“Cannabis use is not as benign and safe as some might think,” said study author Nicholas Vozoris, assistant professor and clinician investigator in the division of respirology at the department of medicine at the University of Toronto.
“Our study demonstrates that the use of this substance is associated with serious negative outcomes, specifically, ED (emergency department) visits and hospitalizations,” Vozoris said in an email.
Significant risk of hospitalization
The study, published Monday in the journal BMJ Open Respiratory Research, looked at national health records data for over 30,000 Ontario, Canada, residents between the ages of 12 and 65 over a six-year period.
When compared with people who did not use marijuana, cannabis users were 22% more likely to visit an emergency department or be hospitalized, the study revealed.
The finding held true even after adjusting the analysis for over 30 other confounding factors, including other illicit drug use, alcohol use and tobacco smoking.
“Physical bodily injury was the leading cause of emergency department visits and hospitalizations among the cannabis users, with respiratory reasons coming in a close second,” Vozoris said.
Marijuana smokers had higher blood and urine levels of several smoke-related toxins such as naphthalene, acrylamide and acrylonitrile than nonsmokers, a 2021 study found. Naphthalene is associated with anemia, liver and neurological damage, while acrylamide and acrylonitrile have been associated with cancer and other health issues.
Another study done last year found teenagers were about twice as likely to report “wheezing or whistling” in the chest after vaping marijuana than after smoking cigarettes or using e-cigarettes.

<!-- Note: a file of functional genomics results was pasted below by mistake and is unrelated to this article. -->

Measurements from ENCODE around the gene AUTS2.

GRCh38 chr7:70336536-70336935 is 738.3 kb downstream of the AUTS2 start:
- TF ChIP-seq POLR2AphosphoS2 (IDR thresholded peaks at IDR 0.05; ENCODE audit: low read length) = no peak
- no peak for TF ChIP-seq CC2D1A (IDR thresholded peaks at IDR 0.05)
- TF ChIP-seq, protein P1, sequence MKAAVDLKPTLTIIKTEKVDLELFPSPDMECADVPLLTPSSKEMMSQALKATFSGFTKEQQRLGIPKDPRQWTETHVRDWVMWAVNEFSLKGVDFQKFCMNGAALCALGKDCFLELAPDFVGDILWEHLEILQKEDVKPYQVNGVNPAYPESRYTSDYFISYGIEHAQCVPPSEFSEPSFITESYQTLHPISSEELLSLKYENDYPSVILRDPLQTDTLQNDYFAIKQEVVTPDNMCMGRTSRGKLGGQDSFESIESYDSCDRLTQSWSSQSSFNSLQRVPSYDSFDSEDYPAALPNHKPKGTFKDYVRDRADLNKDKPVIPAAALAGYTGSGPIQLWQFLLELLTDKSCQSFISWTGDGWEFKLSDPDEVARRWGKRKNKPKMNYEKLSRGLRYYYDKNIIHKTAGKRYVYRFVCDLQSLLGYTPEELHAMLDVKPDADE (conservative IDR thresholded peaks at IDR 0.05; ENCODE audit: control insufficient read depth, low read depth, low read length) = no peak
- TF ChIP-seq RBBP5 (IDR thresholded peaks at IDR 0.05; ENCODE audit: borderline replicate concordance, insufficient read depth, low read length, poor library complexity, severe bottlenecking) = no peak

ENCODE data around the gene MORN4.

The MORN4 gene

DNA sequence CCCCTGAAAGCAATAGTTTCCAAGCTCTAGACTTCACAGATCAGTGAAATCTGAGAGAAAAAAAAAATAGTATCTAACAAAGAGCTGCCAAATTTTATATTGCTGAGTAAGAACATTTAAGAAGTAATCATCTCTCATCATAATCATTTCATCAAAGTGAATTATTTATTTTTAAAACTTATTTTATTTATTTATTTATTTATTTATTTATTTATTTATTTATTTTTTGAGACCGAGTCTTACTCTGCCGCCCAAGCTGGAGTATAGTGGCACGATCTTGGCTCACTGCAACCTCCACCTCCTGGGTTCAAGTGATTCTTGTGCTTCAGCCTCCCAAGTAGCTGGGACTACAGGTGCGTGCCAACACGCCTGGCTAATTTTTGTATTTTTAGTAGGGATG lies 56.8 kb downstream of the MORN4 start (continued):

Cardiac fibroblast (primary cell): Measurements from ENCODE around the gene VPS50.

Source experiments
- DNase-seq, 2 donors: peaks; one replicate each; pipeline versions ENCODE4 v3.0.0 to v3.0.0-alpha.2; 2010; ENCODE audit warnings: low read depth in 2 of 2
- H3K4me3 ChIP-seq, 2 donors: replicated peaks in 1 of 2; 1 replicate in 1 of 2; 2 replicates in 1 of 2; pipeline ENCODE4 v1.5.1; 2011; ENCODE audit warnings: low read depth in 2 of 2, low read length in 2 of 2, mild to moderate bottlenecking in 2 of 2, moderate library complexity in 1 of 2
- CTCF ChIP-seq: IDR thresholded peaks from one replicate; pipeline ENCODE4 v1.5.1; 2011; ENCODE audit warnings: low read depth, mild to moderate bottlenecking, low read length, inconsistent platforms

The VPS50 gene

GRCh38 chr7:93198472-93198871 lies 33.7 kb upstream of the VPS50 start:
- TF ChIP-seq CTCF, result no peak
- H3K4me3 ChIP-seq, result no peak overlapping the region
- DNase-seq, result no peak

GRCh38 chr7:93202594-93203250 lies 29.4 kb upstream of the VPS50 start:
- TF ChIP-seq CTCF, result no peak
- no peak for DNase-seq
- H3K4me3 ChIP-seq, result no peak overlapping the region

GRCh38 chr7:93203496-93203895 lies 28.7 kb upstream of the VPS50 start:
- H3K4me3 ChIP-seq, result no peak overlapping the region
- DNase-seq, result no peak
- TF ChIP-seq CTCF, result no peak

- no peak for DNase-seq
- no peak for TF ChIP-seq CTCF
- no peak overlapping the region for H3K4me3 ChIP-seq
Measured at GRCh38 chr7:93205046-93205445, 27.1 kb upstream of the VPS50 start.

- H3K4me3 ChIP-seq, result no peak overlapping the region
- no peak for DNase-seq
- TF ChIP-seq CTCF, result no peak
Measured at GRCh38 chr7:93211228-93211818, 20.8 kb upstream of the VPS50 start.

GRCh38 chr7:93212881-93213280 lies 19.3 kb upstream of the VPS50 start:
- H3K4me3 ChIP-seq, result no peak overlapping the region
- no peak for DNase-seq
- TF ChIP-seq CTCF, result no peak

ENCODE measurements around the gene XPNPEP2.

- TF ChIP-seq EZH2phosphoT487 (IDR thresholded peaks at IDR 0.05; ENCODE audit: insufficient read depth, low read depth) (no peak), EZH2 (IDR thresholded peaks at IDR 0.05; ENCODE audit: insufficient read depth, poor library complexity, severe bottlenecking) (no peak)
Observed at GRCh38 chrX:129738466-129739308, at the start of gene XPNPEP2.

Growing body of research
A number of studies have shown an association between marijuana use and injury, both physical and mental.
Heavy use of marijuana by teens and young adults with mood disorders — such as depression and bipolar disorder — has been linked to an increased risk of self-harm, suicide attempts and death, according to a 2021 study.
Another 2021 study found habitual users of cannabis, including teenagers, are increasingly showing up in emergency rooms complaining of severe intestinal distress that’s known as “cannabis hyperemesis syndrome,” or CHS.
The condition causes nausea, severe abdominal pain and prolonged vomiting “which can go on for hours,” Dr. Sam Wang, a pediatric emergency medicine specialist and toxicologist at Children’s Hospital Colorado, told CNN in a prior interview.
A review published earlier this year looked at studies on over 43,000 people and found a negative impact of tetrahydrocannabinol or THC, the main psychoactive compound in cannabis, on the brain’s higher levels of thinking.
For youth, this impact may “consequently lead to reduced educational attainment, and, in adults, to poor work performance and dangerous driving. These consequences may be worse in regular and heavy users,” coauthor Dr. Alexandre Dumais, associate clinical professor of psychiatry at the University of Montreal told CNN in a prior interview.
At a time when “health care systems are already stretched thin around the world following the Covid pandemic and with difficult economic times … cannabis use is on the rise around the world,” Vozoris said.
“Our study results should set off ‘alarm bells’ in the minds of the public, health care professionals, and political leaders,” he said in his email.